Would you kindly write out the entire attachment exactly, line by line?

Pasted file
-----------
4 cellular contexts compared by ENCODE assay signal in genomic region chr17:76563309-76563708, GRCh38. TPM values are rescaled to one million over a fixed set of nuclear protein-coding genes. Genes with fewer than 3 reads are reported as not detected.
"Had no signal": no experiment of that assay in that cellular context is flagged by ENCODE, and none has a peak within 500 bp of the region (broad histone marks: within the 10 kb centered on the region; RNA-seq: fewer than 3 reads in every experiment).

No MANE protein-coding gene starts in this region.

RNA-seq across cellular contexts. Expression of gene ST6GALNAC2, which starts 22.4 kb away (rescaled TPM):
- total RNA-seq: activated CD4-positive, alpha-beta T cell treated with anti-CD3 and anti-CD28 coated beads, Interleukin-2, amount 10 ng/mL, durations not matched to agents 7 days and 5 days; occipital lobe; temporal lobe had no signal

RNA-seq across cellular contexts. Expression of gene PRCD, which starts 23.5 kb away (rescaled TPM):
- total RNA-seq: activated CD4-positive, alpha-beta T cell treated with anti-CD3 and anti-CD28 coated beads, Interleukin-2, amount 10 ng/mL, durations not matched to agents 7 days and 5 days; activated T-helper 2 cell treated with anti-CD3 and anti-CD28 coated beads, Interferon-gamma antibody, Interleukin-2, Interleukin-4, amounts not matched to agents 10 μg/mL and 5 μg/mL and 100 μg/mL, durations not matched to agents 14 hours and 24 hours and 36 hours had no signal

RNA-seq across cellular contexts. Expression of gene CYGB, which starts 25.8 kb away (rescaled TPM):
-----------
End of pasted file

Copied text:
4 cellular contexts compared by ENCODE assay signal in genomic region chr17:76563309-76563708, GRCh38. TPM values are rescaled to one million over a fixed set of nuclear protein-coding genes. Genes with fewer than 3 reads are reported as not detected.
"Had no signal": no experiment of that assay in that cellular context is flagged by ENCODE, and none has a peak within 500 bp of the region (broad histone marks: within the 10 kb centered on the region; RNA-seq: fewer than 3 reads in every experiment).

No MANE protein-coding gene starts in this region.

RNA-seq across cellular contexts. Expression of gene ST6GALNAC2, which starts 22.4 kb away (rescaled TPM):
- total RNA-seq: activated CD4-positive, alpha-beta T cell treated with anti-CD3 and anti-CD28 coated beads, Interleukin-2, amount 10 ng/mL, durations not matched to agents 7 days and 5 days; occipital lobe; temporal lobe had no signal

RNA-seq across cellular contexts. Expression of gene PRCD, which starts 23.5 kb away (rescaled TPM):
- total RNA-seq: activated CD4-positive, alpha-beta T cell treated with anti-CD3 and anti-CD28 coated beads, Interleukin-2, amount 10 ng/mL, durations not matched to agents 7 days and 5 days; activated T-helper 2 cell treated with anti-CD3 and anti-CD28 coated beads, Interferon-gamma antibody, Interleukin-2, Interleukin-4, amounts not matched to agents 10 μg/mL and 5 μg/mL and 100 μg/mL, durations not matched to agents 14 hours and 24 hours and 36 hours had no signal

RNA-seq across cellular contexts. Expression of gene CYGB, which starts 25.8 kb away (rescaled TPM):